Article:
We developed a Markov cohort decision analytical model to compare the cost-effectiveness of ICM versus CONV for the diagnosis of unexplained syncope. Our model predicted that ICM is more effective and cost saving compared with CONV in patients with unexplained syncope. By quickly guiding patients to appropriate therapy, patients who received ICM were expected to have fewer repeat diagnostic tests, recurrent syncope events and syncope-related injuries than those who received CONV. Our conclusion was consistent across the extreme ranges of most model parameters, except for the model time horizon and the risk of recurrent syncope.
The timely and accurate diagnosis of cardiac syncope has implications for the treatment and management decisions made on behalf of the patient, which can have long-lasting consequences as far as subsequent health risks, costs and quality of life that persist for the remainder of a person’s life. In such instances, a lifetime time horizon is appropriate for the base case analysis.31–33 However, because clinical decision-makers sometimes adopt a shorter perspective, the cost-effectiveness of ICM was evaluated over shorter horizons in sensitivity analyses. Although ICM has an ICER that would be considered cost-effective in most jurisdictions over all time horizons, cost savings are only accrued over a time horizon of more than 5 years. This analysis found that ICM was cost-effective across the range of recurrent syncope probabilities reported in the literature (3.2% to 10.3% per month)30 34–40 at a threshold of US$50 000 per QALY gained.
This study builds on two previous cost-effectiveness analyses7 9 and one financial impact model8 that compared ICM with CONV for the diagnosis of arrhythmia in unexplained syncope. When we explored the impact of a shorter battery life, our results were consistent with the finding by Rogers et al9 that the earliest generation of the Reveal ICM was associated with an ICER of approximately US$14 000. The higher ICER reported by Davis et al7 can be explained by their omission of downstream reduction in mortality, syncope recurrence or injury.
Our study was the first to evaluate the cost-effectiveness of the Reveal LINQ ICM. A key strength of our model was the addition of original data obtained from a large, nationally representative claims database to inform baseline population characteristics, resource use and cost estimates. In addition, whereas previous models assumed all patients with arrhythmia received either pacemakers or ICD, our model captured all treatment pathways, in addition to potential recurrent syncope events and risk of syncope-related injury. Therefore, our model represents the most comprehensive estimate of the costs and consequences of the diagnosis of unexplained syncope to date.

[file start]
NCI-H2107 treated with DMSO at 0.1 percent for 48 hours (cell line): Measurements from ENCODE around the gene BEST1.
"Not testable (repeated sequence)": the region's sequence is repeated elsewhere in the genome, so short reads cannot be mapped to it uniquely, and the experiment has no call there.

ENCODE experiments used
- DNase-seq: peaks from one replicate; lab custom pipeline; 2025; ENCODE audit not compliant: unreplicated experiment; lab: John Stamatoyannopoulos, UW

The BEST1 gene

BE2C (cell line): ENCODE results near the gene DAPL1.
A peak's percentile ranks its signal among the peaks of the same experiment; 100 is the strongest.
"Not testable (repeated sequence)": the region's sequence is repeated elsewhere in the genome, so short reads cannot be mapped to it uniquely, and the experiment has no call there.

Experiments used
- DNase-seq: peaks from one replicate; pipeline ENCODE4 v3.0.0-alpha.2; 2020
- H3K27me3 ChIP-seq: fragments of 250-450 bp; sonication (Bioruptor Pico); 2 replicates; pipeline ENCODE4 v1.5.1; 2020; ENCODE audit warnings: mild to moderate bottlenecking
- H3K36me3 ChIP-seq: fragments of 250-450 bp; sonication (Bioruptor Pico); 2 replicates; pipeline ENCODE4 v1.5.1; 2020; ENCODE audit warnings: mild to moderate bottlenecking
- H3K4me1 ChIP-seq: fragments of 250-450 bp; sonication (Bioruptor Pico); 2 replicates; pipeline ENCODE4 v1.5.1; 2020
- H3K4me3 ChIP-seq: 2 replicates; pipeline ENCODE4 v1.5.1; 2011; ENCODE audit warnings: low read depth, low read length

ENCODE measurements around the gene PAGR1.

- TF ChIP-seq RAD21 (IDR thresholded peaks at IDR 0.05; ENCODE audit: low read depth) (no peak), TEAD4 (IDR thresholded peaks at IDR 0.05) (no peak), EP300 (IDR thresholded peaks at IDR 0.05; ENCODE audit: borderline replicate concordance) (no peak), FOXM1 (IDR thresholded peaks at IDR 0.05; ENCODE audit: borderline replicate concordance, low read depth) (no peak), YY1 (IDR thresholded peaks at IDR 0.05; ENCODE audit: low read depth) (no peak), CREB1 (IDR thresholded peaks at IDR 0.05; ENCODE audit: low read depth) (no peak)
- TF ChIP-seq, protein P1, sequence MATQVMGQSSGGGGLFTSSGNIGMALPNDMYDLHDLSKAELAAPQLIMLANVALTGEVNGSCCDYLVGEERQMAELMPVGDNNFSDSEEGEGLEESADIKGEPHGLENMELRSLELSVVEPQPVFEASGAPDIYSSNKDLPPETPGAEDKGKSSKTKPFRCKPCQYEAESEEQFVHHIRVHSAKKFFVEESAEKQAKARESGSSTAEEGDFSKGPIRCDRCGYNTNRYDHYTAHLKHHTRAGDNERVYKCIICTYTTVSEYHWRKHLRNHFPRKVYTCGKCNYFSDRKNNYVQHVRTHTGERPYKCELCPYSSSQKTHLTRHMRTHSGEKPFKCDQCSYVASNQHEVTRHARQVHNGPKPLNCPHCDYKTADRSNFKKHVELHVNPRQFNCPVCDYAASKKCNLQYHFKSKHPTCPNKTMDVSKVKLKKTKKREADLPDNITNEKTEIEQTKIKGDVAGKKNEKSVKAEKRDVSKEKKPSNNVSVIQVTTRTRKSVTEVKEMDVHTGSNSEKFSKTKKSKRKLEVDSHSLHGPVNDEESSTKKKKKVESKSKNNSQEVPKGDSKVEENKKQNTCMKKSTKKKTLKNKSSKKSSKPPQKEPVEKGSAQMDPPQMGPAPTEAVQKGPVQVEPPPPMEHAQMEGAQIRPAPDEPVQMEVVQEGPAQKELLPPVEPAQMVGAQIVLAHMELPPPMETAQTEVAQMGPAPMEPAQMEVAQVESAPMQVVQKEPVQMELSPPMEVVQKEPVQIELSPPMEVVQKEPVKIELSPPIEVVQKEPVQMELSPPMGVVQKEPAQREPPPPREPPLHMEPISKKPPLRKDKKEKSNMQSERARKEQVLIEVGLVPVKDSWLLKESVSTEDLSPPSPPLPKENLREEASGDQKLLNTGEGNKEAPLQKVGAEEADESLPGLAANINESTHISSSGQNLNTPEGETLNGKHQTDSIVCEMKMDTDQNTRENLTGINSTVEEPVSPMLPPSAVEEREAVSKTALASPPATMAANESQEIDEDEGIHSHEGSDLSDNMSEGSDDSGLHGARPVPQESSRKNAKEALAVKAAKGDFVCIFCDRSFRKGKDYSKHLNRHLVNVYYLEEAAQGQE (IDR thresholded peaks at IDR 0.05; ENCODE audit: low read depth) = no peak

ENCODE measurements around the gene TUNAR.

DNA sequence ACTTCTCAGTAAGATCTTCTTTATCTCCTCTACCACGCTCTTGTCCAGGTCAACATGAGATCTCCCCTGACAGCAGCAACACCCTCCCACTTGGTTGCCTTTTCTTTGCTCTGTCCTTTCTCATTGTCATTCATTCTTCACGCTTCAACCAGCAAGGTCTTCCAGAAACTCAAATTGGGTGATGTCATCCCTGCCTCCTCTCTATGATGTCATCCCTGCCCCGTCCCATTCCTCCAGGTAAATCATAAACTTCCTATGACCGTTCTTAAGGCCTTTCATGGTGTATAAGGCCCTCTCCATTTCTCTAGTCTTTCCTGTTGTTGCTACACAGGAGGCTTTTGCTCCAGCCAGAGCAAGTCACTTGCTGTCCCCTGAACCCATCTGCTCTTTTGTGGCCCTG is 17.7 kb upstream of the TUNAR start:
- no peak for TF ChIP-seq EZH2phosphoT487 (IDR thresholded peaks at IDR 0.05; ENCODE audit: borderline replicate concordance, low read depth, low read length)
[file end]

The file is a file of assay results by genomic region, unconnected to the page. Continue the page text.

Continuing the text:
Evidence gathered directly in clinical trials or from analysing claims databases should in theory have been available by now and able to answer our research question. However, the lack of appropriate coding for unexplained syncope and requirement for long-term continuous enrolment prohibits these analyses in claims. The modelling approach remains the only reliable method to predict those outcomes while accounting for uncertainty.
Several limitations which were explored in sensitivity analysis. First, there was limited evidence regarding the ability of pacemakers, ICD, ablation and medication to reduce syncope recurrence and overall mortality in patients with arrhythmia. The main driver of increased QALYs for patients with ICM was predominately the utility benefit attributed to a reduction in recurrent syncope events. Increased QALYs resulting from avoidance of injuries and a reduction in mortality attributed to ICD placement for VT/VF did not impact the conclusion of the analysis. Second, in the absence of preference-based utility values derived from people with syncope, we estimated utilities using a multiplicative method. Although considered the most methodologically sound approach to calculating utility values where none exist in the literature,41 these values should be interpreted with caution. Third, we assumed the sensitivity and specificity of a physician-read ECG was 100%. However, as demonstrated by the SAFE trial,42 non-cardiac specialists have lower sensitivity and specificity than a specialist determination. Because ICMs are usually implanted in centres staffed by specialists, it is doubtful that this assumption would change the results of the analysis but is worth considering before implementing ICM in settings where the ECG is unlikely to be interpreted by a specialist. Two questions were considered outside the scope of this analysis. First, we did not consider a strategy of delayed ICM to be a relevant comparator. Second, the model did not consider whether to replace the ICM after battery expiration.
Our model projected that early ICM for the diagnosis of unexplained syncope reduced long-term total costs, and led to increased QALYs by shortening the time to arrhythmia treatment. The cost of ICM was outweighed by savings arising from fewer downstream diagnostic episodes, and the increased cost of treatment was counterbalanced by fewer syncope-related events. Future research should seek to investigate the probability of recurrent syncope, methods to determine the underlying risk of arrhythmia and long-term outcomes of patients with unexplained syncope. More research is also needed into potential benefits of ICM diagnosis that were not captured by our model, such as a potential improvement in health utility resulting from an early diagnosis of non-arrhythmic causes of syncope.
Contributors SB, AD, SR, ST and YX conceived the analysis. SB, AD and YX conducted the analysis. BS and MR validated the model structure, assumptions and inputs. SB, SR and ST drafted the initial version of the manuscript. All authors provided critical feedback on the manuscript and have approved the final version.
Competing interests SR and AD are employed by Symmetron Ltd, which received funding from Medtronic plc for this analysis. BS and MR have received consultancy fees from Medtronic plc. SR, ST and YX are employees and have equity interest in Medtronic plc.
Patient consent for publication Not required.
Provenance and peer review Not commissioned; externally peer reviewed.
Data availability statement All data relevant to the study are included in the article or uploaded as supplementary information.